Derry reached the final of the All Ireland intermediate championship in 2001, and won the All-Ireland Junior Camogie Championship four times, in 1969, 1978, 2000 and 2007. Derry dominated the new under-16 B championship after its introduction in 2006, winning the finals of 2006,[12] 2007[13] 2008[14] and 2010[15] They followed up by winning the Minor B championship in 2010[16]

Derry won further Ulster Senior Camogie Championships in 1989, 1990, 1999, 2001, 2003, 2004 and 2006.[17] The county have also won Ulster Junior Camogie Championships 1960, 1967, 1969, 1978, 1986, 1998, 1999, 2000, 2001, 2002, 2006 and 2007.[18] The minor camogie side have won the Ulster Minor Championship on nine occasions (1990, 1994, 1995, 1998, 1999, 2000, 2001, 2002, 2003).[19]

Swatragh qualified for the final of the All-Ireland Senior Club Camogie Championship in 2001. Lavey won the 2009 All Ireland junior club title.[20]

Under Camogie's National Development Plan 2010–2015, "Our Game, Our Passion",[21] five new camogie clubs were to be established in the county by 2015.[22]

Notable players include All Star award winners[23] Aisling Diamond and Grainne McGoldrick.


  • Ulster Senior: 8
1954, 1989, 1990, 1999, 2001, 2003, 2004, 2006
1969, 1978, 2000 and 2007.
  • Ulster Junior: 12
1960, 1967, 1969, 1978, 1986, 1998, 1999, 2000, 2001, 2002, 2006, 2007
  • Ulster Minor: 9
1990, 1994, 1995, 1998, 1999, 2000, 2001, 2002, 2003
2006, 2008, 2010
2010, 2012

Notes: The above list of honours may be incomplete. Please add any other honours you know of.

Players' honours

All Stars

The Camogie All Star Awards were first introduced in 2004[24] and Aisling Diamond of Bellaghy won became the first winner from Derry in 2007.[25]

In 2010 Intermediate Soaring Stars were introduced. Two Derry players have received this award:

2012: Sinead Cassidy
2012: Katie McAnely

Ladies' football

Derry has a ladies' football team.


Books published about Gaelic games in County Londonderry include Oakboys: Derry's Football Dream Come True by Eoghan Corry.


  1. ^ See for example "Contact Us" Archived 7 September 2013 at the Wayback Machine page on Derry GAA website
  2. ^ Brolly, Joe (23 August 2020). "The possibility of not entering a senior team in the championship may sound radical, but it is the inevitable". Sunday Independent. Archived from the original on 19 October 2020. Retrieved 23 August 2020. In a small dual county, in a vain bid to keep up with the Joneses, we have been spending over £45,000 a month on our senior teams... What has all this expenditure bought us? To Division 4. And now, Division 3 mid-table mediocrity.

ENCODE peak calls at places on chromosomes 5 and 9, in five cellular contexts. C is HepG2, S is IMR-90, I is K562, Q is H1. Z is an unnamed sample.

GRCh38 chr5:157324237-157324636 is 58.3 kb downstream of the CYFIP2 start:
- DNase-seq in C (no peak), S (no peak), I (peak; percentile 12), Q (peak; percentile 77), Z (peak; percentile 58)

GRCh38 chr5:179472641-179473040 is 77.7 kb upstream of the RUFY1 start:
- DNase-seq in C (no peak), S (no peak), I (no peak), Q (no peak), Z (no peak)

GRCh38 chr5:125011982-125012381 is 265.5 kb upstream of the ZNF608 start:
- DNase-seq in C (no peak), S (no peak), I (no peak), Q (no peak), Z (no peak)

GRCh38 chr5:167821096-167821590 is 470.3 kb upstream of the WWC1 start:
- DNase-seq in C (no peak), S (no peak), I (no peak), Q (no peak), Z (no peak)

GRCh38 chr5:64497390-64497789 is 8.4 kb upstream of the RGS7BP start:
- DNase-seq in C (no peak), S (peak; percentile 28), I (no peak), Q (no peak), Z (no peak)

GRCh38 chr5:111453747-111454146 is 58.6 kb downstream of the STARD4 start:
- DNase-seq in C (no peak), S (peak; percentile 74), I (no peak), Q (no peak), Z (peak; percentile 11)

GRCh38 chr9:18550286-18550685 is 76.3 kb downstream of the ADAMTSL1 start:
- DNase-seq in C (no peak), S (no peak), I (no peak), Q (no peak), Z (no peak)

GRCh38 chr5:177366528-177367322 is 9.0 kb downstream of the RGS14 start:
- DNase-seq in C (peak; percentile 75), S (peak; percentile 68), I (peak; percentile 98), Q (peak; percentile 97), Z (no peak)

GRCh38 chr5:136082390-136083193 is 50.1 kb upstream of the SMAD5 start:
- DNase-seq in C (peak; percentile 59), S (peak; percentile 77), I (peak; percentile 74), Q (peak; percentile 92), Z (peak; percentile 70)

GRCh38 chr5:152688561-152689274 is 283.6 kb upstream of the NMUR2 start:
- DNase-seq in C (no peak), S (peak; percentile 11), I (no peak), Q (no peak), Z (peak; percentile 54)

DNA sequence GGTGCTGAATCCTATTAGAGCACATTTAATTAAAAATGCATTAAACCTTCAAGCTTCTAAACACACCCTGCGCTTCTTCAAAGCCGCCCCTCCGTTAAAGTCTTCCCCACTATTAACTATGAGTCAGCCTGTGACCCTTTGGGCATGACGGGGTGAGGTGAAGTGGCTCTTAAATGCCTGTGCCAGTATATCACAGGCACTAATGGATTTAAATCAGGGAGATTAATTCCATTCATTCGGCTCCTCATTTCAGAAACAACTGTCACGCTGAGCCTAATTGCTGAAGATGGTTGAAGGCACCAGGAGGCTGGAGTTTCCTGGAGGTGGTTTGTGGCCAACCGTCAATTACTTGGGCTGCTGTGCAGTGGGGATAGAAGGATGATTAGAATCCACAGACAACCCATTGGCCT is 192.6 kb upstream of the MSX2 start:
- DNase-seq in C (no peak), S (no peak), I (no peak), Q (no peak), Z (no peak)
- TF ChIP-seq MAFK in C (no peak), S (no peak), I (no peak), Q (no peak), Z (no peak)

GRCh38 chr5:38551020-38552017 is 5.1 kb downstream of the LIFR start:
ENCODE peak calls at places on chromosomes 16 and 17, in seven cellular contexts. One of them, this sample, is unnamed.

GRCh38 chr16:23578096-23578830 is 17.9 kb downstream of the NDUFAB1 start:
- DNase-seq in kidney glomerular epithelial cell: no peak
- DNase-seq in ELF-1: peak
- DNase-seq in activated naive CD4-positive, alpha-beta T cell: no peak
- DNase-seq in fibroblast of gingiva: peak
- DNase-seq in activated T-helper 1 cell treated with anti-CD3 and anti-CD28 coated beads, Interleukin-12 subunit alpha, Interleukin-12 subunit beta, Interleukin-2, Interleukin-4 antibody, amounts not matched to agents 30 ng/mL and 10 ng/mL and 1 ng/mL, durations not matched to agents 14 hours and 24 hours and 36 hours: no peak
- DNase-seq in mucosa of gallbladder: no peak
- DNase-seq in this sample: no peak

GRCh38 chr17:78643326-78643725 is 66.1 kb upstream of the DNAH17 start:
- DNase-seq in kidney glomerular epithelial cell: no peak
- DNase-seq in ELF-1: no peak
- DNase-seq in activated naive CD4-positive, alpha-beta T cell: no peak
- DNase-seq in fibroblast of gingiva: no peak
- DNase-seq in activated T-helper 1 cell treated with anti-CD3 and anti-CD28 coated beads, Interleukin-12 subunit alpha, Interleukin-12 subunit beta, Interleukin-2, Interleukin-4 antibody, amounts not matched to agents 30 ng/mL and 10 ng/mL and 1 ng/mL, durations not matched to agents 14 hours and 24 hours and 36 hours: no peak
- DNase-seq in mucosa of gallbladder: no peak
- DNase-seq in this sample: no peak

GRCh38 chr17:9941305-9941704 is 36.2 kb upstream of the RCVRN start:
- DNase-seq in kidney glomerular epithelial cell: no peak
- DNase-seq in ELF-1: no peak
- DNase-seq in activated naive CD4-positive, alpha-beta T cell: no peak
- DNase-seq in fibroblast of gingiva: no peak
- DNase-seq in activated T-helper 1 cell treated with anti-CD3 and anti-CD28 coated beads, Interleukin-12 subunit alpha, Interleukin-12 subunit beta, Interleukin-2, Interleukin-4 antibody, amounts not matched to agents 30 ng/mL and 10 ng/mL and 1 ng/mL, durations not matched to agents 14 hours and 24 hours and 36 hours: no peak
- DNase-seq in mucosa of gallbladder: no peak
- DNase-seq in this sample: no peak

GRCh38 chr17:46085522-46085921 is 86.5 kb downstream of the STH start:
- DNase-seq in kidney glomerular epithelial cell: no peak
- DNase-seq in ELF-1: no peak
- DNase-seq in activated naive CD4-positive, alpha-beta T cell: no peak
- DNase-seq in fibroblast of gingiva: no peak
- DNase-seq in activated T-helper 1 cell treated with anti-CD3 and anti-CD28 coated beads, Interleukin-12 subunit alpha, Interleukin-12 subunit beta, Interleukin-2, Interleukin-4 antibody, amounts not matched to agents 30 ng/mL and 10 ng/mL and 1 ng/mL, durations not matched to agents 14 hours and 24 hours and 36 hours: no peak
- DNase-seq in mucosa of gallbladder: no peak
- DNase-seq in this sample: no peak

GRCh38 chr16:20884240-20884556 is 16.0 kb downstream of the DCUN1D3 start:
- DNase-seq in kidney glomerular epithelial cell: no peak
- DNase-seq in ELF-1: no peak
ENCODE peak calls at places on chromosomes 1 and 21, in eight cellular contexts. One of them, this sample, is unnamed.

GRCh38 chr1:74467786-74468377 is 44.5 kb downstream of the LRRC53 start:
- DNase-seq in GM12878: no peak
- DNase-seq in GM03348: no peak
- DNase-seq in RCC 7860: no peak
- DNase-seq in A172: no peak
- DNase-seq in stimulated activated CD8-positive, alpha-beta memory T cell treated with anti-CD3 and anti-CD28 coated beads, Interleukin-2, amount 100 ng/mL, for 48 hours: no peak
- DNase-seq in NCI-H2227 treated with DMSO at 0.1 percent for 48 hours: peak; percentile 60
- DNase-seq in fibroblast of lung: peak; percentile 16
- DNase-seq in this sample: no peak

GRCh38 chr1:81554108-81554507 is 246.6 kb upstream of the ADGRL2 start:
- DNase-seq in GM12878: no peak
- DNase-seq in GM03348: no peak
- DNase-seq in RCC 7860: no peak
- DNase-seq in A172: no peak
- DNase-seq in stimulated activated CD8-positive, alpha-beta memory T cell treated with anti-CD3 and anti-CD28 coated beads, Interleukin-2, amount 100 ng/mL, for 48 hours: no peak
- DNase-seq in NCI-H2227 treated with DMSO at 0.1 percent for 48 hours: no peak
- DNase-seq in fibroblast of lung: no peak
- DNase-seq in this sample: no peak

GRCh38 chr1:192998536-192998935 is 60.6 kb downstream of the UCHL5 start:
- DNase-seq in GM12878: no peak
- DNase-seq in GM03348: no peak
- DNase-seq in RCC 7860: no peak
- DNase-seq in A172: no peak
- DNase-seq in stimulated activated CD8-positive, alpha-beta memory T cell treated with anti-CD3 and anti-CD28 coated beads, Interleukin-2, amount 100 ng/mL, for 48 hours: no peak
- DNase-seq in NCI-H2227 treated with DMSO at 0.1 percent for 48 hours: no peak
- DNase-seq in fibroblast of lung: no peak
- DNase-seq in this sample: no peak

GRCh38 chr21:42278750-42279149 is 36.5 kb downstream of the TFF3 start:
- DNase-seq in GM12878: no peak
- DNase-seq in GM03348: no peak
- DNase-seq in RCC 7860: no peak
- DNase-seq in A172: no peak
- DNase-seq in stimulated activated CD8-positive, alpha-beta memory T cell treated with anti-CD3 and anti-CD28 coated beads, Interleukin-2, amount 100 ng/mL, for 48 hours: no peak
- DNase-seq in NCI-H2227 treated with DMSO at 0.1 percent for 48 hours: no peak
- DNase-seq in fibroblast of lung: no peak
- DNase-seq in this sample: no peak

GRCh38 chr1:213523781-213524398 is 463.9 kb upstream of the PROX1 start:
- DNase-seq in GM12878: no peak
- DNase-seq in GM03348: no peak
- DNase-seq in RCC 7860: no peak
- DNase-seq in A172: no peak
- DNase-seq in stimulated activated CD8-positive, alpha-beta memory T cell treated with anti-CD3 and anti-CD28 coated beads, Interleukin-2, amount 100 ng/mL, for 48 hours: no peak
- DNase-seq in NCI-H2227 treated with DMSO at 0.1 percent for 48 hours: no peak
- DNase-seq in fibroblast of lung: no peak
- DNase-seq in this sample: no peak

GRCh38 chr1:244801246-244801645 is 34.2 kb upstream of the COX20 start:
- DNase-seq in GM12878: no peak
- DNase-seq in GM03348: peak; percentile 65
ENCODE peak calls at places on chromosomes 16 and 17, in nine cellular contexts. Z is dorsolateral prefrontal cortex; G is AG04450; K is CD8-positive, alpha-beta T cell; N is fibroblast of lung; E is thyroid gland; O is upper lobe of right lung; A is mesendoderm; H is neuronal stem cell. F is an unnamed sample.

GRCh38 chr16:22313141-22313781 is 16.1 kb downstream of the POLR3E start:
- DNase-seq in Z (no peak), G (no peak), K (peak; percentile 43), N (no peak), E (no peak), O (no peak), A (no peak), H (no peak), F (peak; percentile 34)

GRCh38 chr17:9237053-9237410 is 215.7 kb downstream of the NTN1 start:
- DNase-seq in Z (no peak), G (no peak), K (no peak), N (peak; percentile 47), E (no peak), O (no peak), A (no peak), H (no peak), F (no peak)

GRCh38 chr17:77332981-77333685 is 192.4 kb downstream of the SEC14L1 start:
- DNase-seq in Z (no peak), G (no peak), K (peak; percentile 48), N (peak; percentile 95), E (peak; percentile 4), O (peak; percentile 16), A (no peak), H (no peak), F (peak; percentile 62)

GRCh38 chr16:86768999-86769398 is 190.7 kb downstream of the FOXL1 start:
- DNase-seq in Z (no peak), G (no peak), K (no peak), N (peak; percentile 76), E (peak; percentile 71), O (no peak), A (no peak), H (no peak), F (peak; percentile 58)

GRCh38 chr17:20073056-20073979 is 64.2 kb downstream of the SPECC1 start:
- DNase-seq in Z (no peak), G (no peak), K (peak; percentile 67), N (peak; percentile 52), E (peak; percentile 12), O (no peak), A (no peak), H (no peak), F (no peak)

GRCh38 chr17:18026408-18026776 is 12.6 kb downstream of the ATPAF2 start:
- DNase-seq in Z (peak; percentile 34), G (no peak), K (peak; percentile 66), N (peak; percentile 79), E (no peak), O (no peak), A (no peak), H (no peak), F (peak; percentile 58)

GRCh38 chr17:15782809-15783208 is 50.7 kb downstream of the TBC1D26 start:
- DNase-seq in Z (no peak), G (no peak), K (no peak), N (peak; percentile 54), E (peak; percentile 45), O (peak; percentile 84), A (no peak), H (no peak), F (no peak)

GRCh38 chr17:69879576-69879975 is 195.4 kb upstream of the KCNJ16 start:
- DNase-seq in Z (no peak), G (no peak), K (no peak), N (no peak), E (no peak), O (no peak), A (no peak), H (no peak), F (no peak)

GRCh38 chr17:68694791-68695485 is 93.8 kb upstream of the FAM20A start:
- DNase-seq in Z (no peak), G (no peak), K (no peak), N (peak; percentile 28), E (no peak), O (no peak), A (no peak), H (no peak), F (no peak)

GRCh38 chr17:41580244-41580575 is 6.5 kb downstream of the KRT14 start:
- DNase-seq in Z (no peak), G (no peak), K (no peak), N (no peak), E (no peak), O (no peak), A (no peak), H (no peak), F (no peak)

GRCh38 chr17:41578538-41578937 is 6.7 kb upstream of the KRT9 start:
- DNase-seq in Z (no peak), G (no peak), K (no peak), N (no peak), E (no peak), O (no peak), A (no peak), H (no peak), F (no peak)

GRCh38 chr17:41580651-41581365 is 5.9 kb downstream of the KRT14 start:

3. ^ a b Corry, Eoghan (1993). Oakboys. Dublin, Ireland: Torc Books Ltd.
  4. ^ a b c "Derry profile". Ulster Council website. Archived from the original on 13 March 2008. Retrieved 1 April 2008.
  5. ^ a b Scott, Ronan (13 February 2009). "'Screen to win back hearts of Derry fans". Gaelic Life. p. 3.
  6. ^ Scott, Ronan (10 October 2008). "Mind the gap...". Gaelic Life. p. 12.
  7. ^ Rodgers, Alan (10 October 2008). "Experts say Tyrone rank among the best". Gaelic Life. pp. 20–21.
  8. ^ Corry, Eoghan (1993). Oakboys: Derry's Football Dream Come True. Dublin, Ireland: Torc Books Ltd. pp. 54–61. ISBN 1-898142-10-6.
  9. ^ "Derry U21s secure Ulster triumph". BBC Sport. 31 July 2008. Archived from the original on 23 September 2021. Retrieved 31 August 2008.
  10. ^ Derry Camogie Archived 2013-04-12 at website
  11. ^ a b c d e Corry, Eoghan (1993). Oakboys: Derry's Football Dream Come True. Dublin, Ireland: Torc Books Ltd. pp. 92–93. ISBN 1-898142-10-6.
  12. ^ 2006 u16b Derry 3-3 Armagh 1-2 report on Hogan Stand Archived 2010-07-14 at the Wayback Machine
  13. ^ 2007 u16b Derry 2-7 Waterford 3-4 Blanchardstown report on Derry camogie site) replay Derry 3-14 Waterford 2-2 St Peregrines Dublin report on Derry Camogie site
  14. ^ 2008 u16b Derry 6-18 Offaly 0-6 at Ashbourne reports on RTE online, Derry camogie site Archived 2010-04-16 at
  15. ^ 2010 u16b Derry 3-9 Limerick 1-6 report on Camogie ie Archived 26 July 2011 at the Wayback Machine
  16. ^ 2010 All Ireland Minor B, Derry 3-10 Antrim 0-9 report in Sunday Independent Archived 24 October 2012 at the Wayback Machine and on and scorers
  17. ^ "Ulster Camogie Council - Ulster Senior Championship Roll of Honour". Ulster Camogie Council website. Retrieved 28 October 2008.[permanent dead link]
  18. ^ "Ulster Camogie Council - Ulster Junior Championship Roll of Honour". Ulster Camogie Council website. Retrieved 28 October 2008.[permanent dead link]
  19. ^ "Ulster Camogie Council - Ulster Minor Championship Roll of Honour". Ulster Camogie Council website. Retrieved 28 October 2008.[permanent dead link]
  20. ^ 2009 Junior Lavey 1-11 Dunhill 1-11 report in Irish Times Archived 21 October 2012 at the Wayback Machine Irish Independent, and on RTE online
  21. ^ "Final goal for camogie". Irish Independent. Independent News & Media. 29 March 2010. Archived from the original on 24 October 2012. Retrieved 29 March 2010.
  22. ^ National Development Plan 2010-2015, Our Game, Our Passion information page on Archived 1 September 2010 at the Wayback Machine, pdf download (778k) from download site Archived 16 September 2011 at the Wayback Machine
  23. ^ "All-stars on". Archived from the original on 3 December 2011. Retrieved 4 August 2010.
  24. ^ McAleenan, Seamus (18 October 2006). "Oak Leafers receive double nomination". The Irish News. p. ?. Retrieved 11 November 2008.[permanent dead link]
  25. ^ Staff Reporter (17 October 2008). "Adams in contention for award". The Irish News. p. 53. Archived from the original on 3 March 2016. Retrieved 11 November 2008.

External links

This page was last edited on 5 February 2022, at 20:19